As it turned out, this seems to have been a classic case of optimizing without measuring.

Looking at the "stat" case, starting up the python interpreter 100 times:
[david@brick ~]$ time (for i in $(seq 1 100) ; do python -c "pass" ; done)

real	0m3.129s
user	0m2.328s
sys	0m0.652s the bulk of the time taken is in user-space, rather than waiting on the kernel. (We tried this on the OLPC "boot animation" workload, and I believe the real slowdown is an accidental syncronous call that should have been asyncronous, that's stalling on waiting for a socket to close).

On my return from the conference I spent some time trying to capture real measurements to justify a possible pyc rewrite.

To look at the memory usage of all of those shared docstrings, I wrote some systemtap scripts.

You can see the latest version here:

I trieds various approaches to instrumentation.

The one I've settled on is to instrument returns from the r_object() call in Python/marshal.c, and to record PyObject* instances returned from that function that are of ob_type "str" (i.e. are PyStringObject instances) and have ob_refcnt == 1 (i.e. they are shared with anything, and haven't been interned).

Assuming I've instrumented things correctly, a simple startup of the interpreter under systemtap:
$ stap -v marshal.stp -c"python -c'pass'"
has this usage of unique strings (the "value" is the length of the string); note that this includes docstrings, constant strings, and bytecode blobs:
(snipped, full output here: )
Total cumulative size of r_object() calls returning strings with refcnt==1:  192K
value |-------------------------------------------------- count
    0 |                                                     0
    1 |@@                                                  54
    2 |@@@@@@@@@@@@@@                                     291
    4 |@@@@@@@@@@@                                        238
    8 |@@@@@@@@@@@@@@                                     281
   16 |@@@@@@@@@@@@@@@@@@@@@@@@@@@@@@@@@@@@@@@@@@@@@@@    959
   32 |@@@@@@@@@@@@@@@@@@@@@                              432
   64 |@@@@@@@@@                                          196
  128 |@@@@@@                                             138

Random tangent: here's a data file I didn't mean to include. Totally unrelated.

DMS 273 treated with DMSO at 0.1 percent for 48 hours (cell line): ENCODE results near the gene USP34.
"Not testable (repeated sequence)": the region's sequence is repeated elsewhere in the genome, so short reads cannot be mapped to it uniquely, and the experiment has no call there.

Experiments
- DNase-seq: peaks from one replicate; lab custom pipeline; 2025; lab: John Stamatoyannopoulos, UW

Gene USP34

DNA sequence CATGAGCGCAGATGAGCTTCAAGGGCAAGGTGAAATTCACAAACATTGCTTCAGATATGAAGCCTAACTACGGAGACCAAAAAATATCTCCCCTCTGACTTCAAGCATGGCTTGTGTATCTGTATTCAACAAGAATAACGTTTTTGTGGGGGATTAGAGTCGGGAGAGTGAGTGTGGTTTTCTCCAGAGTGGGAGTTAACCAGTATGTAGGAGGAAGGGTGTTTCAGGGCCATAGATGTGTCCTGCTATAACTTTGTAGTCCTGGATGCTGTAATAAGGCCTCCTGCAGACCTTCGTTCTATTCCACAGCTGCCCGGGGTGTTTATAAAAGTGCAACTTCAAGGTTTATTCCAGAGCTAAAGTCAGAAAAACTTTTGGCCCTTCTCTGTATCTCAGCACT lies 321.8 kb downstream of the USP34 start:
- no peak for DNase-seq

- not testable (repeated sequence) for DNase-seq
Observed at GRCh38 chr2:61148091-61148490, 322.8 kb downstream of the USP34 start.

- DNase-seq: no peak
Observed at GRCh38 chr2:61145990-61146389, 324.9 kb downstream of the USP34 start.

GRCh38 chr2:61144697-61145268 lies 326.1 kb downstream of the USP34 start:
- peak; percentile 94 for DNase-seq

256 |@@@@                                                97
  512 |@@                                                  45
 1024 |                                                    11
 2048 |                                                     5
 4096 |                                                     1
 8192 |                                                     1
16384 |                                                     0
32768 |                                                     0

so (assuming my method is correct) we'd save 192K of mmap-ed data per python process.

For the OLPC case, each "activity" on the laptop is a python process that typically imports the GTK and DBus modules.

This shows a larger saving: 431K per python process:
$ stap -v marshal.stp -c"python -c'import gtk; import dbus'"

(output snipped; full output here: )
Total cumulative size of r_object() calls returning strings with refcnt==1:  431K
value |-------------------------------------------------- count
    0 |                                                      0
    1 |@                                                    65
    2 |@@@@@@@@@@@@@                                       534
    4 |@@@@@@@@@@@@@@                                      565
    8 |@@@@@@@@@@@@@@@@@@@@@@@@@@@@@@@@                   1302
   16 |@@@@@@@@@@@@@@@@@@@@@@@@@@@@@@@@@@@@@@@@@@@@@@@@   1958
   32 |@@@@@@@@@@@@@@@@@@@@@@@@@@@@@                      1173
   64 |@@@@@@@@@@@                                         478
  128 |@@@@@@@@                                            336
  256 |@@@@@                                               216
  512 |@@                                                   87
 1024 |                                                     22
 2048 |                                                     10
 4096 |                                                      2
 8192 |                                                      1
16384 |                                                      0
32768 |                                                      0

Similarly, I suspect that there may be savings if you have numerous python web apps on one box (mod_wsgi daemon mode?), or via KSM savings as above if dealing with multiple guest VMs running python on one host.

Worth pursuing?

I also started looking at "yum"'s memory usage; see . I wrote a systemtap script to try to instrument the various levels of memory allocation inside the python runtime; see ; unfortunately this script doesn't work yet, owing to a systemtap bug. Hopefully when that's fixed we can get some real insight into this.

[1] with Bernie Innocenti, Colin Walters, Luke Macken, Adam Jackson and others; please forgive me if I've forgotten you.
Tags: fedora, python